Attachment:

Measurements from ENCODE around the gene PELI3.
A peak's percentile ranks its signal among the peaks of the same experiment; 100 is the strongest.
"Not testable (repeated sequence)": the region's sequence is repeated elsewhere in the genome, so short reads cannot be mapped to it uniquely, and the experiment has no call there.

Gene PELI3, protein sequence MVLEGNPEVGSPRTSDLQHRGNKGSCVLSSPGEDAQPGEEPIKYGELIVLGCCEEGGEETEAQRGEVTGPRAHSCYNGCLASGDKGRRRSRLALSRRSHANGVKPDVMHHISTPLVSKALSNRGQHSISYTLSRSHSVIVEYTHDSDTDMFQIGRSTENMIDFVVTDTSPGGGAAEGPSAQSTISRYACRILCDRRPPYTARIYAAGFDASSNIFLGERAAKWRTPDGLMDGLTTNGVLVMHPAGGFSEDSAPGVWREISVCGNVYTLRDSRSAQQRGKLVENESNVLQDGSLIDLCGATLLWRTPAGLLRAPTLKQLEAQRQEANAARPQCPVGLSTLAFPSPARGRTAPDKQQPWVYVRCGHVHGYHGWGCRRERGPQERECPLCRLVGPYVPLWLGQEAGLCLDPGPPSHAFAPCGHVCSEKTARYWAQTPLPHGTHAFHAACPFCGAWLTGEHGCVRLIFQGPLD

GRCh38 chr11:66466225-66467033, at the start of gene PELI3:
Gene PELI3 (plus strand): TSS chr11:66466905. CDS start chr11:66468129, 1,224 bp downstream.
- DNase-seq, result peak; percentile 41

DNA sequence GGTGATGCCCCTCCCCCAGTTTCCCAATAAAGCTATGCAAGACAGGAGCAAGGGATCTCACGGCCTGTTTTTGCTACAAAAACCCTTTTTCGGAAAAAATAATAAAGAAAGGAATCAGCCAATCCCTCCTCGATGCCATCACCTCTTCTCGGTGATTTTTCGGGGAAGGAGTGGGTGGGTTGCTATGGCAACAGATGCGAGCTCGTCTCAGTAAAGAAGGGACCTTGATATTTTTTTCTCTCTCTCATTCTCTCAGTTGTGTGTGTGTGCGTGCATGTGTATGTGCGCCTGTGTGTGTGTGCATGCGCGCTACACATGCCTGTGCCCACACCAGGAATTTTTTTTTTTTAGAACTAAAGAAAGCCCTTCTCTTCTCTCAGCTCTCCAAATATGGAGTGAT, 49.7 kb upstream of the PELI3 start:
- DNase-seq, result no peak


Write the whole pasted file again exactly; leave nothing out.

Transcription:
Measurements from ENCODE around the gene PELI3.
A peak's percentile ranks its signal among the peaks of the same experiment; 100 is the strongest.
"Not testable (repeated sequence)": the region's sequence is repeated elsewhere in the genome, so short reads cannot be mapped to it uniquely, and the experiment has no call there.

Gene PELI3, protein sequence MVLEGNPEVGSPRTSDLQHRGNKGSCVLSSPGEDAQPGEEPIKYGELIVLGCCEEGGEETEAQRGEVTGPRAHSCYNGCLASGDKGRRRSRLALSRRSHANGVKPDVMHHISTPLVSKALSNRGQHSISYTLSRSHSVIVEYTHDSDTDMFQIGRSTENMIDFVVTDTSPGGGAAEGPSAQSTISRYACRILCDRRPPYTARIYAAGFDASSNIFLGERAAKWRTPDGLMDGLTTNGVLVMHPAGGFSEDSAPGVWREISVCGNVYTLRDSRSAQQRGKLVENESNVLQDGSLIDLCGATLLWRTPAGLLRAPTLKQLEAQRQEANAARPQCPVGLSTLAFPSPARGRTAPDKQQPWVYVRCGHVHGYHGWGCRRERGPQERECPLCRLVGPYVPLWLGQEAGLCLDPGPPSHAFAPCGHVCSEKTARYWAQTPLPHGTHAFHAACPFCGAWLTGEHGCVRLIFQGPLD

GRCh38 chr11:66466225-66467033, at the start of gene PELI3:
Gene PELI3 (plus strand): TSS chr11:66466905. CDS start chr11:66468129, 1,224 bp downstream.
- DNase-seq, result peak; percentile 41

DNA sequence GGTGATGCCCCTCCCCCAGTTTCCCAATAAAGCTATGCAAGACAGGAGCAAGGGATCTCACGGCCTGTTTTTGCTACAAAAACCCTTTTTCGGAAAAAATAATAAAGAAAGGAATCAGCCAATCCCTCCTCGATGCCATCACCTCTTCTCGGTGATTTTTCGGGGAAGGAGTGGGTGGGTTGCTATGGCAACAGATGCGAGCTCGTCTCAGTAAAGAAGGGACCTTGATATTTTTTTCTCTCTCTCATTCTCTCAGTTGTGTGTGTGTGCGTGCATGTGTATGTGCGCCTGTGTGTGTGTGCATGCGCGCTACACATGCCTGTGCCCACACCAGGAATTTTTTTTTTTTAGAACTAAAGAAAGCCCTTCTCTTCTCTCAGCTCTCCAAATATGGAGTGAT, 49.7 kb upstream of the PELI3 start:
- DNase-seq, result no peak